Tesco-style accounting risks well known - UK
Fin24 - Sep 25th 2014, 09:04
London - Tesco's disclosure of huge accounting mistakes over contracts with its suppliers has shocked industry analysts and executives, but not because they did not realise the potential for disaster.
On the contrary, they assumed that everyone in retailing was fully aware of the risks involved in accounting for rebates paid by suppliers to Britain's biggest supermarket groups, thanks to auditors' warnings.
Tesco's revelation on Monday that it had overstated its profit forecast for the first half of the year by £250m came as a nasty surprise and wiped £2bn off its stock market value.
Auditors routinely list risks that companies may face and this year they have raised the supplier rebates - which have become a major part of the grocery business - in a number of firms' accounts following a change in disclosure rules.
The auditors for all three of Britain's biggest publicly quoted retailers - Tesco, Sainsbury’s, and Morrisons - told investors in their most recent annual reports that their businesses faced material risks regarding the reporting of the supplier rebates. Those at the smaller online retailer Ocado did likewise.
These cash payment or discount deals take many different forms, but suppliers typically offer them to the retailers in return for additional efforts to promote their products.
Accountants said that such disclosures by auditors reflected more the growing importance of the supplier rebates than worries that companies did not know how to account for them.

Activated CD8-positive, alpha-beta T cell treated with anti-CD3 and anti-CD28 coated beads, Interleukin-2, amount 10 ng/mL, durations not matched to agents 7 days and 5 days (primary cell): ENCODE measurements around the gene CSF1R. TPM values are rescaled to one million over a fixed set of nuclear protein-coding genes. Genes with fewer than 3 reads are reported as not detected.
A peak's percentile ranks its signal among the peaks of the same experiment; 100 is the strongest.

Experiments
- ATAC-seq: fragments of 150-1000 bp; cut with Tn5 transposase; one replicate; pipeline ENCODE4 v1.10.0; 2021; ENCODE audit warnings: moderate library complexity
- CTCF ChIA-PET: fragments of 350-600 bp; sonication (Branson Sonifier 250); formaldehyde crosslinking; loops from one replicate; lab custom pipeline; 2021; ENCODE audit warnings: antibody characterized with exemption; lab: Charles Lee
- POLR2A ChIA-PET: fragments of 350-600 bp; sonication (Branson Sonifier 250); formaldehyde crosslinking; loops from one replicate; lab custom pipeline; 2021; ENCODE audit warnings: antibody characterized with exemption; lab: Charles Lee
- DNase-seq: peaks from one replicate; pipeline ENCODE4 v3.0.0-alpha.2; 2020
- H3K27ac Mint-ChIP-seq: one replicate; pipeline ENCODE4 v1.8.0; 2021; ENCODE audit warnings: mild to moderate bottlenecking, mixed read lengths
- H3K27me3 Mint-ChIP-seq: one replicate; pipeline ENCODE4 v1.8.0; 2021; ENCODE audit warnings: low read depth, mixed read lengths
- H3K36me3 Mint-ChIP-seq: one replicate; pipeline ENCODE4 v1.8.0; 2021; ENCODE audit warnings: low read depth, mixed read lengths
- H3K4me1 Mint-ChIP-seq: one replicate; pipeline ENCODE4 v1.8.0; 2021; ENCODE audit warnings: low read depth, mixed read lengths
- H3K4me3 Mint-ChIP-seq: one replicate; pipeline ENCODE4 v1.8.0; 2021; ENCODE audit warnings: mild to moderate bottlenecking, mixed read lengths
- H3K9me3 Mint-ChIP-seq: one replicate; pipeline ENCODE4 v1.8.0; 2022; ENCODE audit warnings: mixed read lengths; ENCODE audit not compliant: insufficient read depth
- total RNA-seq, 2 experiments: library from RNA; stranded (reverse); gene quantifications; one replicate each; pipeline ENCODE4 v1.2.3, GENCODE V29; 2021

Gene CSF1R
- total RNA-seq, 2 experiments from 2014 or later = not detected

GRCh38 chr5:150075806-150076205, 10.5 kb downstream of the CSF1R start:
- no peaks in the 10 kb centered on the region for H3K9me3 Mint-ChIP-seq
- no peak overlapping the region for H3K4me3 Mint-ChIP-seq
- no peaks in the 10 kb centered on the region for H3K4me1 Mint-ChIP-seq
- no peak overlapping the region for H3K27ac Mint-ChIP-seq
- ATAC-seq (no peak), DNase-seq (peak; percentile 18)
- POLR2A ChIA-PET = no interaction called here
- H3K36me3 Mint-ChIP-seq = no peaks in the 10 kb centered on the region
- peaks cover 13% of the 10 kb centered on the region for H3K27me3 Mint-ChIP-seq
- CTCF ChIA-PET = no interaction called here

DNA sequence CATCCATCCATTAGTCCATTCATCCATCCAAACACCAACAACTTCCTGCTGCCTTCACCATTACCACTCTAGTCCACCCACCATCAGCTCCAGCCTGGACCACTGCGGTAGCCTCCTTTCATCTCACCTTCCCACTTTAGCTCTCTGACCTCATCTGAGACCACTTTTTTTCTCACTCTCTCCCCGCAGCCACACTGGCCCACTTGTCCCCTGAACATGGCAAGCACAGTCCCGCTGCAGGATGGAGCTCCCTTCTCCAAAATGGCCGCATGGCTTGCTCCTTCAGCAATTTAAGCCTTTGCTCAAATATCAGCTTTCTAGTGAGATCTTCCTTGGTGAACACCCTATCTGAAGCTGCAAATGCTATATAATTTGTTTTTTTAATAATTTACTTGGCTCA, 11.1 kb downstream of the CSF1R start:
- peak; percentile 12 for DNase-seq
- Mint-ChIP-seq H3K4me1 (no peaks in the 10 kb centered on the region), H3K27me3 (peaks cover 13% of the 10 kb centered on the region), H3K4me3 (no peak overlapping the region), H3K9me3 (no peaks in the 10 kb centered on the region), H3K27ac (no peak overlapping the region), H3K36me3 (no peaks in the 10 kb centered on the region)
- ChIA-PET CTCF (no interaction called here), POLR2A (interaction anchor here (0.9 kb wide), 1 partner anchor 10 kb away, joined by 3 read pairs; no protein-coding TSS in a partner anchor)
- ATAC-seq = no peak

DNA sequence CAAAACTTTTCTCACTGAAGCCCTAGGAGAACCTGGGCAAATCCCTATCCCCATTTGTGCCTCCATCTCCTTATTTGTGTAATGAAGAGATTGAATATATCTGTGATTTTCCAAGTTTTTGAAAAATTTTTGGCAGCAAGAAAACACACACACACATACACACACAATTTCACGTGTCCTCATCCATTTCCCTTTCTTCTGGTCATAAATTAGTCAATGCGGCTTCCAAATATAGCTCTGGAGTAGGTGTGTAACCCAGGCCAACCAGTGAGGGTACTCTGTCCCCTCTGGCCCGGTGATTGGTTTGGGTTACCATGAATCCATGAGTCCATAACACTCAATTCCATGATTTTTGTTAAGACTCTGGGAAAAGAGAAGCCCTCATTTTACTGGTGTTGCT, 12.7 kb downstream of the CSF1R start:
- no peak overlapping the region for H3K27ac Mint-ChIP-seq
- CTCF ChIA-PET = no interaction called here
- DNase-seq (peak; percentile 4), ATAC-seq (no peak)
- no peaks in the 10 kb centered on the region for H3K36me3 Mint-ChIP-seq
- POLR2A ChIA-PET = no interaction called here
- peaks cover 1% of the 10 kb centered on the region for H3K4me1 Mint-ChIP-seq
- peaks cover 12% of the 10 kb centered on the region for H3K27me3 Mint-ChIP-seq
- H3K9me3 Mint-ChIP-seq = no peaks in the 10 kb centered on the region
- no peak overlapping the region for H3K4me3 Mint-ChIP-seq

"The rules are pretty well established," said a senior auditor at one big accounting firm.
Companies can even buy software packages to help to track, analyse, and account for such payments.
Nevertheless, deciding how the rebates should be treated in accounts requires companies to exercise discretion and therein lies the risk of the kind of trouble that has hit Tesco.
Companies do not publish how much they receive in payments from suppliers. Nevertheless, France's Carrefour, which vies with Tesco as the world's second largest supermarket group by revenue, said at the end of last year that it had over €1bn in outstanding receivables from suppliers in relation to rebates and other commercial incentives.
One industry executive said that rebate programmes typically lasted less than six months so the actual payments - known as supplier or commercial income - for a group of Carrefour or Tesco's size could run to billions of pounds.
This may explain the size of write-down at Tesco.
The company blamed "accelerated recognition of commercial income and delayed accrual of costs" within its UK food business for the overstatement of its expected half-year profit.
Some analysts said the mistake could reflect grey areas that sometimes exist when accounting for complex agreements, but others were sceptical that such a big downgrade could have resulted from a mere interpretational misunderstanding.From Fin24.com
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